Light skin, brown hair, brown eyes, and a peculiar chin. She was like that 4,000 years ago a woman who lived in what is now the Czech Republic. It is not an illusion or an invention. Experts from the Moravian Museum and the Czech Academy of Sciences have used the data obtained from her DNA and the details of her skeleton to make the most reliable reconstruction possible.
The protagonist of this story was around 35 years old when she died. She was buried with luxurious grave goods: her body was adorned with bronze and gold jewelry and a beautiful amber necklace. She was buried in Mikulovice, near Pardubice, a short distance from the Polish border.
The lady was part of the upper class in the Early Bronze Age. Her tomb, for example, is the richest ever found for a woman from the so-called Únětice culture, which spread between the Rhine and Dniper rivers, from the Baltic Sea to the Lower Danube.
The time around 2000 B.C. they are associated with the beginnings of bronze metallurgy in Europe, with the development of long-distance trade and supra-regional contacts of all kinds. At this crucial moment, the territory of present-day Bohemia, together with the regions of southern England and southeastern Spain, was one of the most developed on the European continent.
A total of five bronze bracelets, three bronze needles, two gold earrings and, above all, a beautiful three-row amber necklace made up of more than 400 beads and at least five of the so-called sorters have been found in his grave. .
"This is a completely unique piece of jewelry, which is unparalleled among finds from this period," says Michal Ernée of the Institute of Archeology at the Czech Academy of Sciences. "Radiocarbon dating carried out in a laboratory in Mannheim places the tomb between 1880 and 1750 BC," he adds.
Accurate anthropological reconstruction was made possible by the well-preserved and almost completely preserved skull of the buried woman and also by analysis of archaic DNA obtained from the buried bones. "It's not speculation or an artistic idea," emphasizes anthropologist Eva Vaníčková, from the Moravian Museum's Anthropological Reconstruction Laboratory.
“The analysis not only confirmed the data on the sex of the buried woman, but also allowed us to obtain more detailed information on the color of her skin, hair and eyes. This took the reconstruction to a much higher level of quality and allowed us to get a much more realistic and fact-based idea of what she looked like," she adds.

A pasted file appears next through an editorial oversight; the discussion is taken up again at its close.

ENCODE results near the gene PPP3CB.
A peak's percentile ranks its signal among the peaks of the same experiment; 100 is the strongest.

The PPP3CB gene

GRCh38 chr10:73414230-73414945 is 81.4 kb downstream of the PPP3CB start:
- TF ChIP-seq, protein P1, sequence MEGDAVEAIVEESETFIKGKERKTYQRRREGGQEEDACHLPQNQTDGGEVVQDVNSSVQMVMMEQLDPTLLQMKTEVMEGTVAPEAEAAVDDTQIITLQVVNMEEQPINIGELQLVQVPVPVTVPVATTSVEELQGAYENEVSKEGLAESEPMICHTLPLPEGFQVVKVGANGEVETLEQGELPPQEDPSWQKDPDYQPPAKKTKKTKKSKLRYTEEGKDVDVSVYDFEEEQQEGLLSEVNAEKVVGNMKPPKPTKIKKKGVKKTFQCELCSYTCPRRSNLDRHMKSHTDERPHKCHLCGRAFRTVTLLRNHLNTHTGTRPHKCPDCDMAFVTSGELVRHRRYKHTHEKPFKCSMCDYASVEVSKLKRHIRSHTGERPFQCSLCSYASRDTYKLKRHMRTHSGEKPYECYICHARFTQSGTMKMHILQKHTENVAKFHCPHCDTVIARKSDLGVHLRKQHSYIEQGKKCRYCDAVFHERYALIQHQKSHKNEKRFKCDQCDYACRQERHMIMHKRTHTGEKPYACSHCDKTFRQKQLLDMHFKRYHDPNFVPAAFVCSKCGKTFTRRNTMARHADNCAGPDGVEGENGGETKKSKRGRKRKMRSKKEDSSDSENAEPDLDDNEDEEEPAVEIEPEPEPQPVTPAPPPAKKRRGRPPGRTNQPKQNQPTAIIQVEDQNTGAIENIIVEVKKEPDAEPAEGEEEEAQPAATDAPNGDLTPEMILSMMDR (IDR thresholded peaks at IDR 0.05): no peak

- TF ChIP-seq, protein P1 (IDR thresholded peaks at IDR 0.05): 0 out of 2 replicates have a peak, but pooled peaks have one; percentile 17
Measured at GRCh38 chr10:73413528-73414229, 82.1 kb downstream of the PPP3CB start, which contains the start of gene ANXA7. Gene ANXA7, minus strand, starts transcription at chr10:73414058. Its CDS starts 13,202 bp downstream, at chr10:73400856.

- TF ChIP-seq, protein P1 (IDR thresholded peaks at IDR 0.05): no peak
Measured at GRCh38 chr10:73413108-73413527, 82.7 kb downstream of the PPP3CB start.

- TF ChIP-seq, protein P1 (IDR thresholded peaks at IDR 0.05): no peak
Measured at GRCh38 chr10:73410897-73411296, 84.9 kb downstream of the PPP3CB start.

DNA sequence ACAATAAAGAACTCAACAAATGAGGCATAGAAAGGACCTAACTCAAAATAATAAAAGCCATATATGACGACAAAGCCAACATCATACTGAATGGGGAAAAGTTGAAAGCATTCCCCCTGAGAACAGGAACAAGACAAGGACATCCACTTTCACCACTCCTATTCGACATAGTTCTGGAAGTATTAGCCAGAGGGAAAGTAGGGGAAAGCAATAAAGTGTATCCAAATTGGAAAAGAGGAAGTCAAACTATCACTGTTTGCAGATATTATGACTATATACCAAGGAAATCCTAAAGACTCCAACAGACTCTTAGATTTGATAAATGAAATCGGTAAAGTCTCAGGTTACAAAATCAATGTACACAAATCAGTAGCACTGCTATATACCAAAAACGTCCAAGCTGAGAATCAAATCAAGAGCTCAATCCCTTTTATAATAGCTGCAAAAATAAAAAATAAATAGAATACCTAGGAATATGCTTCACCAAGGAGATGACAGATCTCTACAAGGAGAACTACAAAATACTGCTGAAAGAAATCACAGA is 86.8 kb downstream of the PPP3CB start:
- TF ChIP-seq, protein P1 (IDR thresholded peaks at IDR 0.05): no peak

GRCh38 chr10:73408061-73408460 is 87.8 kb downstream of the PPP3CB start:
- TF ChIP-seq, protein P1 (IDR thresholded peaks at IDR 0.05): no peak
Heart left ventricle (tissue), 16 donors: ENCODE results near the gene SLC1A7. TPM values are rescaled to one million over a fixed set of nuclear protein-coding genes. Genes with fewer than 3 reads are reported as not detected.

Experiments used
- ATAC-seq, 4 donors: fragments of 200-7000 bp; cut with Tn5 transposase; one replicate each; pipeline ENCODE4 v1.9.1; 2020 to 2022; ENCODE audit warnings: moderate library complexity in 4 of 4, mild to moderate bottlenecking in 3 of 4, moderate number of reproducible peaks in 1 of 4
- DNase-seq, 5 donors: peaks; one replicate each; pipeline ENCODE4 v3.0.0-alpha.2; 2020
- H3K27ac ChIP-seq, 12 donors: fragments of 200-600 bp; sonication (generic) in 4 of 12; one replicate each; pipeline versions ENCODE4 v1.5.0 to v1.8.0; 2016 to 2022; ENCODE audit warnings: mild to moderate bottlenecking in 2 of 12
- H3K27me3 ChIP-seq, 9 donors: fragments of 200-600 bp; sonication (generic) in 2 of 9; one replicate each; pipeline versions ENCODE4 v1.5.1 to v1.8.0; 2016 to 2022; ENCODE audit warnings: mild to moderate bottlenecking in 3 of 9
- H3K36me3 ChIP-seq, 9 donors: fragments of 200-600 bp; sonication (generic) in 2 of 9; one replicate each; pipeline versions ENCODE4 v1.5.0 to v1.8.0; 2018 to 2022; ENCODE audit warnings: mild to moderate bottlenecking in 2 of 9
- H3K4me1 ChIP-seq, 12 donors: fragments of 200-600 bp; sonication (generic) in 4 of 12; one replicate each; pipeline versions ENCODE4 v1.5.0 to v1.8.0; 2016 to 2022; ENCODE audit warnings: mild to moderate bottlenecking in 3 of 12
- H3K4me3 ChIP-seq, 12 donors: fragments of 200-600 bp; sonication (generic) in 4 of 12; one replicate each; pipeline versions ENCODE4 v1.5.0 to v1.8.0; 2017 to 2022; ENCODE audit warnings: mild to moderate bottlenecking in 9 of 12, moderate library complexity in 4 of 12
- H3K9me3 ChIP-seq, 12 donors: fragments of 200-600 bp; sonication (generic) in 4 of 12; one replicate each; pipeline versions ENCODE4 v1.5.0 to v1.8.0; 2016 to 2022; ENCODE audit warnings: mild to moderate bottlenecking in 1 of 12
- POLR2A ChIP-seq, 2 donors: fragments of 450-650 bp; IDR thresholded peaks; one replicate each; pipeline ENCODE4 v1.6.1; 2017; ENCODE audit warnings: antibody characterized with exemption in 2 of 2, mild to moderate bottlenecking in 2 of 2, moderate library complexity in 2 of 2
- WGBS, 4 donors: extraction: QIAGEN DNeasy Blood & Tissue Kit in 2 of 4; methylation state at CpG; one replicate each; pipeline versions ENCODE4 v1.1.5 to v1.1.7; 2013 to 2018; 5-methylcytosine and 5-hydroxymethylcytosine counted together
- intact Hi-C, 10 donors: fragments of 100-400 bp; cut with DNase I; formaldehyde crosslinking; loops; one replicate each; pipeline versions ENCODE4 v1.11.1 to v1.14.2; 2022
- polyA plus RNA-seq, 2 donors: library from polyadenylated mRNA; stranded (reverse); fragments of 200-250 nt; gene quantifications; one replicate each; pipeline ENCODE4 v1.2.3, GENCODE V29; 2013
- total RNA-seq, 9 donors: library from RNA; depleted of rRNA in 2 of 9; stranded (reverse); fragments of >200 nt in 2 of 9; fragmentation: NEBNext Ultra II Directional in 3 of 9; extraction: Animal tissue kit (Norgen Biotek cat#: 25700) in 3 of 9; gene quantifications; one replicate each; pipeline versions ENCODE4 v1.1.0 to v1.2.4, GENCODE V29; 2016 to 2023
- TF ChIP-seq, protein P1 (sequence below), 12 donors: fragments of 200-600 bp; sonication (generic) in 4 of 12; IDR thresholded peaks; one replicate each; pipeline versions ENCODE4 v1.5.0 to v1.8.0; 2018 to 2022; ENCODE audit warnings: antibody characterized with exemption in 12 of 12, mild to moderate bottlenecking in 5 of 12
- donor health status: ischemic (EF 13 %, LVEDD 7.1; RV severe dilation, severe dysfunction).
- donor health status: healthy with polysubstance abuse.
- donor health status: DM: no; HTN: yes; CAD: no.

The reconstruction, Vaníčková points out, significantly enriches the possibilities of presenting the finds to all kinds of audiences. "We are seeing a growing demand for 'live', three-dimensional and as realistic as possible results. This allows the current generation, growing up in a 'digital environment', to perceive archaeological research in a comprehensive and understandable way," she says. .
Between 2007 and 2009, archaeologists from the Academy of Sciences and the East Bohemian Museum examined various grave groups from the Early Bronze Age, ie from 2200 to 1700 BC. "It soon became clear that the local cemetery was a real gold mine, with a large amount of grave goods from the local deceased that provided a lot of information about that period," says Michal Ernée.
One of the significant differences between the territory of present-day Bohemia and all the neighboring areas is the massive presence of amber in the graves. “The amber (from the Baltic) is clearly of foreign origin in our territory and is therefore important evidence of supra-regional contacts in the Early Bronze Age”, adds the archaeologist.
Mikulovice Cemetery stands out for its richness. With almost 900 amber objects identified in the 27 local graves, the site has become the locality with the most amber in the entire Únětice world and one of the richest in Europe at the time. "Necklaces with this fossilized resin were found here in more than 40% of all women's graves, which is a beastly number," says Ernée.
Cemeteries with skeletons are a "gift from heaven" for archaeologists. Unlike other types of sites, such as settlements or deposits of bronze objects, in the cemeteries not only human remains are found, but also grave goods and other important objects.